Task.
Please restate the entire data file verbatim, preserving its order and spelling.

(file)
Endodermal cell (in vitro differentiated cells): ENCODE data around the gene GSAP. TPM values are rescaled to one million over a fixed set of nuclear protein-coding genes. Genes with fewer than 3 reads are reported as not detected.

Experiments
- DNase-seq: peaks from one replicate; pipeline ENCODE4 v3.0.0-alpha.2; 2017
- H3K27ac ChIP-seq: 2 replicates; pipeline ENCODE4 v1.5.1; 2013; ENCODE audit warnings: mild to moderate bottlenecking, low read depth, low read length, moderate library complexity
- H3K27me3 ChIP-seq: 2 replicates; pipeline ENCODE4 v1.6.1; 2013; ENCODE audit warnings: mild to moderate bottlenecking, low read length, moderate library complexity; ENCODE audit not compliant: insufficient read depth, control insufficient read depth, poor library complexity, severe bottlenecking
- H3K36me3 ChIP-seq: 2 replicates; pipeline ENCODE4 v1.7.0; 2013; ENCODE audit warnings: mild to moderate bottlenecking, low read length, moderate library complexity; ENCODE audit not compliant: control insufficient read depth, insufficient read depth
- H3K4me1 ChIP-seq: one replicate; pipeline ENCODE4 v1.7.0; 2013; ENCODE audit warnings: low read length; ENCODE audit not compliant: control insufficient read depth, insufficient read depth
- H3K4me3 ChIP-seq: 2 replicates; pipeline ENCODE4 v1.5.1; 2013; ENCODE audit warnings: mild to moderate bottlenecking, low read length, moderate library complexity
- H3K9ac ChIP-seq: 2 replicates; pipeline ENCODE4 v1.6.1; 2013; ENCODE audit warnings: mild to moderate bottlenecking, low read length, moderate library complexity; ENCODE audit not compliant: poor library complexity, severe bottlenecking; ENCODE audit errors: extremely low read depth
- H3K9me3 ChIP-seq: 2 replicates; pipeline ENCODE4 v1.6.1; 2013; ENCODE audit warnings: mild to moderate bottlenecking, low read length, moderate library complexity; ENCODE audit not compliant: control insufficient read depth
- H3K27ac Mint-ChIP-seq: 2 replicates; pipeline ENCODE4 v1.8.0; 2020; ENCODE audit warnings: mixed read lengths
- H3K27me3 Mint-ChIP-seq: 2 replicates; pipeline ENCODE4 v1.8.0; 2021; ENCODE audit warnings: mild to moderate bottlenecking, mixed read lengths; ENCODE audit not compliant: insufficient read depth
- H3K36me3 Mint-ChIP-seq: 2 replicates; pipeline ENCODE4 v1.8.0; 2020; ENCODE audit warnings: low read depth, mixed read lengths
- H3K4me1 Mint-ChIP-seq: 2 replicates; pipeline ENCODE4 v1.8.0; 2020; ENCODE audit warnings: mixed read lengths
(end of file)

Endodermal cell (in vitro differentiated cells): ENCODE data around the gene GSAP. TPM values are rescaled to one million over a fixed set of nuclear protein-coding genes. Genes with fewer than 3 reads are reported as not detected.

Experiments
- DNase-seq: peaks from one replicate; pipeline ENCODE4 v3.0.0-alpha.2; 2017
- H3K27ac ChIP-seq: 2 replicates; pipeline ENCODE4 v1.5.1; 2013; ENCODE audit warnings: mild to moderate bottlenecking, low read depth, low read length, moderate library complexity
- H3K27me3 ChIP-seq: 2 replicates; pipeline ENCODE4 v1.6.1; 2013; ENCODE audit warnings: mild to moderate bottlenecking, low read length, moderate library complexity; ENCODE audit not compliant: insufficient read depth, control insufficient read depth, poor library complexity, severe bottlenecking
- H3K36me3 ChIP-seq: 2 replicates; pipeline ENCODE4 v1.7.0; 2013; ENCODE audit warnings: mild to moderate bottlenecking, low read length, moderate library complexity; ENCODE audit not compliant: control insufficient read depth, insufficient read depth
- H3K4me1 ChIP-seq: one replicate; pipeline ENCODE4 v1.7.0; 2013; ENCODE audit warnings: low read length; ENCODE audit not compliant: control insufficient read depth, insufficient read depth
- H3K4me3 ChIP-seq: 2 replicates; pipeline ENCODE4 v1.5.1; 2013; ENCODE audit warnings: mild to moderate bottlenecking, low read length, moderate library complexity
- H3K9ac ChIP-seq: 2 replicates; pipeline ENCODE4 v1.6.1; 2013; ENCODE audit warnings: mild to moderate bottlenecking, low read length, moderate library complexity; ENCODE audit not compliant: poor library complexity, severe bottlenecking; ENCODE audit errors: extremely low read depth
- H3K9me3 ChIP-seq: 2 replicates; pipeline ENCODE4 v1.6.1; 2013; ENCODE audit warnings: mild to moderate bottlenecking, low read length, moderate library complexity; ENCODE audit not compliant: control insufficient read depth
- H3K27ac Mint-ChIP-seq: 2 replicates; pipeline ENCODE4 v1.8.0; 2020; ENCODE audit warnings: mixed read lengths
- H3K27me3 Mint-ChIP-seq: 2 replicates; pipeline ENCODE4 v1.8.0; 2021; ENCODE audit warnings: mild to moderate bottlenecking, mixed read lengths; ENCODE audit not compliant: insufficient read depth
- H3K36me3 Mint-ChIP-seq: 2 replicates; pipeline ENCODE4 v1.8.0; 2020; ENCODE audit warnings: low read depth, mixed read lengths
- H3K4me1 Mint-ChIP-seq: 2 replicates; pipeline ENCODE4 v1.8.0; 2020; ENCODE audit warnings: mixed read lengths